Food is cheaper than ever, particularly the popular "value" lines. Today, it's possibly
cheaper to eat snacks and ready meals than fruit and vegetables. Work and time
commitments mean convenience foods are frequently selected instead of home
cooking. This has become a vicious circle so children are now growing up without
the knowledge and experience of cooking.
Marketing campaigns for confectionery are stronger and louder than healthy eating
messages. The use of character merchandising and peer pressure often means that
parents give in to the pester power of children in the supermarket. Quite commonly
2-tier advertising campaigns are being used. Initially products are marketed to
children using cool character merchandising and early morning broadcasting slots.
Then manufacturers send a healthy and convenience message on the product to the
parent at the point of purchase.
Another obvious factor is inactivity. Parents are scared to let their children play in the
streets and parks and are opting to keep children inside, protected against the world.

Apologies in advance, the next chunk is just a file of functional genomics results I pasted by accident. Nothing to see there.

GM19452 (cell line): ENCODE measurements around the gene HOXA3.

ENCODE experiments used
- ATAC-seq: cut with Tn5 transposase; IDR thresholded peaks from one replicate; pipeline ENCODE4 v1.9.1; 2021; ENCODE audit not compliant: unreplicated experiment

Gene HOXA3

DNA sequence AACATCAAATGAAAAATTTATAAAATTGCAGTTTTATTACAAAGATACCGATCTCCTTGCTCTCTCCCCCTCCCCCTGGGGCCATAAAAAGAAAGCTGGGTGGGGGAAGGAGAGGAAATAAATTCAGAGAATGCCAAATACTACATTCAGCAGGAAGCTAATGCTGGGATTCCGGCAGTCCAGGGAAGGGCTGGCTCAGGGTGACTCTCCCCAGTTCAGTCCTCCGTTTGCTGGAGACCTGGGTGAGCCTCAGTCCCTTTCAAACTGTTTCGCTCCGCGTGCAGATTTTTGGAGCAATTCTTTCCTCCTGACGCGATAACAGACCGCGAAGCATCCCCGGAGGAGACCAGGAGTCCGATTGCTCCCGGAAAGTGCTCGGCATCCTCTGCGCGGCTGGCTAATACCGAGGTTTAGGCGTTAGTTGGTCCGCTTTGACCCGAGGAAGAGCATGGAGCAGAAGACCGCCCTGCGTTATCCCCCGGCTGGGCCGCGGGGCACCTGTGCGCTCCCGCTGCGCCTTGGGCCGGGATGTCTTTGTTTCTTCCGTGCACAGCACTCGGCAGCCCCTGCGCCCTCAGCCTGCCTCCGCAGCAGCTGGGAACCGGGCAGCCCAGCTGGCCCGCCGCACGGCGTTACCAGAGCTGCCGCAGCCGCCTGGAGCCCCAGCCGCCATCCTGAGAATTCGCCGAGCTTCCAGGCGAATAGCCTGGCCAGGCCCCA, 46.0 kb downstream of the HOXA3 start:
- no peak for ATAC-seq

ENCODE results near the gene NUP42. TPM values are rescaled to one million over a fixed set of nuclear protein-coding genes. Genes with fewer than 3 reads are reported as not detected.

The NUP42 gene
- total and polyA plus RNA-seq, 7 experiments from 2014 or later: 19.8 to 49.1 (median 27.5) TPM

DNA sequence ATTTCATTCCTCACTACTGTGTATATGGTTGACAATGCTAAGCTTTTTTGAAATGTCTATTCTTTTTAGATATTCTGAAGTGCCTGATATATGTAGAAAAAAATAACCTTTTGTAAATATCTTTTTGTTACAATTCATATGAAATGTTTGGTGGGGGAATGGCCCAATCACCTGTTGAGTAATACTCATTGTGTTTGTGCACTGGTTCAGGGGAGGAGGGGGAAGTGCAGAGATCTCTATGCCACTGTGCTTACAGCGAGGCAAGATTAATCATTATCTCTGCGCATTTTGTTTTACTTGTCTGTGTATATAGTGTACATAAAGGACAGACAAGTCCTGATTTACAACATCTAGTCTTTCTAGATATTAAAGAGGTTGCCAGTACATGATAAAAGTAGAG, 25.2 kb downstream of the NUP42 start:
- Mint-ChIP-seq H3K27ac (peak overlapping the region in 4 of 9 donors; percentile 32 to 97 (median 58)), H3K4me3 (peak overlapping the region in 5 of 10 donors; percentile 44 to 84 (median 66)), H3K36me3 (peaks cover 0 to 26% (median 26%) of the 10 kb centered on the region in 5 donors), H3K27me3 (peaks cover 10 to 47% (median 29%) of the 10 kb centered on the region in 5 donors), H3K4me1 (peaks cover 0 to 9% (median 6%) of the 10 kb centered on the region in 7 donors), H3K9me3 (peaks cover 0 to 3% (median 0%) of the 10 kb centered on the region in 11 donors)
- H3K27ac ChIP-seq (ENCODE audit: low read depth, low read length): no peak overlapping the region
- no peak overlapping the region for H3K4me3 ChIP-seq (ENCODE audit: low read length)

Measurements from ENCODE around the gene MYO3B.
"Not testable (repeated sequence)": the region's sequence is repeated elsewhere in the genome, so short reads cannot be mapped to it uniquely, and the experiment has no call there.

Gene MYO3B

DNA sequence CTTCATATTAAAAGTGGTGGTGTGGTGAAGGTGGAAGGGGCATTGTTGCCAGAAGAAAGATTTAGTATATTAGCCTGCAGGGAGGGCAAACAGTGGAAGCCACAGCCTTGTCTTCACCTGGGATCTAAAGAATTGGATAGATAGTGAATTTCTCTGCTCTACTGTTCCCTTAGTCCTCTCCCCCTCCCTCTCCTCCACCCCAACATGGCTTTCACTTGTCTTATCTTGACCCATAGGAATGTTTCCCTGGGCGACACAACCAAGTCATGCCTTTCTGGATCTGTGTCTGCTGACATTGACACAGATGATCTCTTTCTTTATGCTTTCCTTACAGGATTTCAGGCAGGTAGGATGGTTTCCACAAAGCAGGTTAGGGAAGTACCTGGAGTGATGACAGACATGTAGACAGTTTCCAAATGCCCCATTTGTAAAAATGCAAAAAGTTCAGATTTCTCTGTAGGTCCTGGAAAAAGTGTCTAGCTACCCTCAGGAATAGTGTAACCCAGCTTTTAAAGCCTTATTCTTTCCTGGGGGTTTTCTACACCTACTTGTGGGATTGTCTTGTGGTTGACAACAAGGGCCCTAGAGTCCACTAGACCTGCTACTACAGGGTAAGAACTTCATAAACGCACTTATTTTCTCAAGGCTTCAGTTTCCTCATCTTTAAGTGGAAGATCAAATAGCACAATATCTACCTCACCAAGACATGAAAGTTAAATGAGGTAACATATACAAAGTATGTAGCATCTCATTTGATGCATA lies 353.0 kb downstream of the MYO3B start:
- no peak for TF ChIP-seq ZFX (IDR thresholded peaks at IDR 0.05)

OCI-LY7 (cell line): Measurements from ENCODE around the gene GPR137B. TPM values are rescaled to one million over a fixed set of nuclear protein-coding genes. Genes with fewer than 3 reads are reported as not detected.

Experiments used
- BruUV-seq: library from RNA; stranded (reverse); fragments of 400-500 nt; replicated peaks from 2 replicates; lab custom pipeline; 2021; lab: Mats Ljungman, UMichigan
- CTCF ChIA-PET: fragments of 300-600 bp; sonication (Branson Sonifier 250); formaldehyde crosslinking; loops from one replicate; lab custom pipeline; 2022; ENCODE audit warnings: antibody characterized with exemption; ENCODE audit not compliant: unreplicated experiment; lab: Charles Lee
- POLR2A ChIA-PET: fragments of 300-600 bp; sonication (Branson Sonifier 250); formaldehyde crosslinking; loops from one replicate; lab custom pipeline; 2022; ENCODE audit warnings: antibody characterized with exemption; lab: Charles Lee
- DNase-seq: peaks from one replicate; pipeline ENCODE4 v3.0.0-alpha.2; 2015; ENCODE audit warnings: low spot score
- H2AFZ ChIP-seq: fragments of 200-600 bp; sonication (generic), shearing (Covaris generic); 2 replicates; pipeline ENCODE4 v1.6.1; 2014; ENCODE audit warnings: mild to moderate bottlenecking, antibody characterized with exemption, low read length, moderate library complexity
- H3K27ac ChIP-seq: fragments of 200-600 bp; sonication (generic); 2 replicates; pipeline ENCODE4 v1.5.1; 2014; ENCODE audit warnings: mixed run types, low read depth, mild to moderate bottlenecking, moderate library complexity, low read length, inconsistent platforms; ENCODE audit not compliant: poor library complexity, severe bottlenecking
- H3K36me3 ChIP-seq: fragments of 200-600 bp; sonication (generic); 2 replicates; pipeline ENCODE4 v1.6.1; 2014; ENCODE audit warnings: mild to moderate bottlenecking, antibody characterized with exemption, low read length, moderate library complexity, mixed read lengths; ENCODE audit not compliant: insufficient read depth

The lure of TVs, Playstations and computers to quieten a confined child, is strong. It
appears that the parental fear of stranger childhood abduction is greater than the fear
of childhood obesity. The statistics of obesity and abduction could suggest that there
is more threat in inactivity and poor nutrition, than successful child abduction2.
2 Who should be responsible for addressing the problem?
Whoever or whatever started the problem, the most important question is now who is
going to rectify it? Should it be Parliament, Manufacturers, Retailers, Advertisers,
Character Licensors, the Parents, or maybe even the Children themselves?
Many lay the blame firmly at the feet of industry for manufacturing and marketing the
products. Yes, industry has a role in the supply chain; however, the products are
labeled, so consumer information and choice are available. Yes,... [continues]
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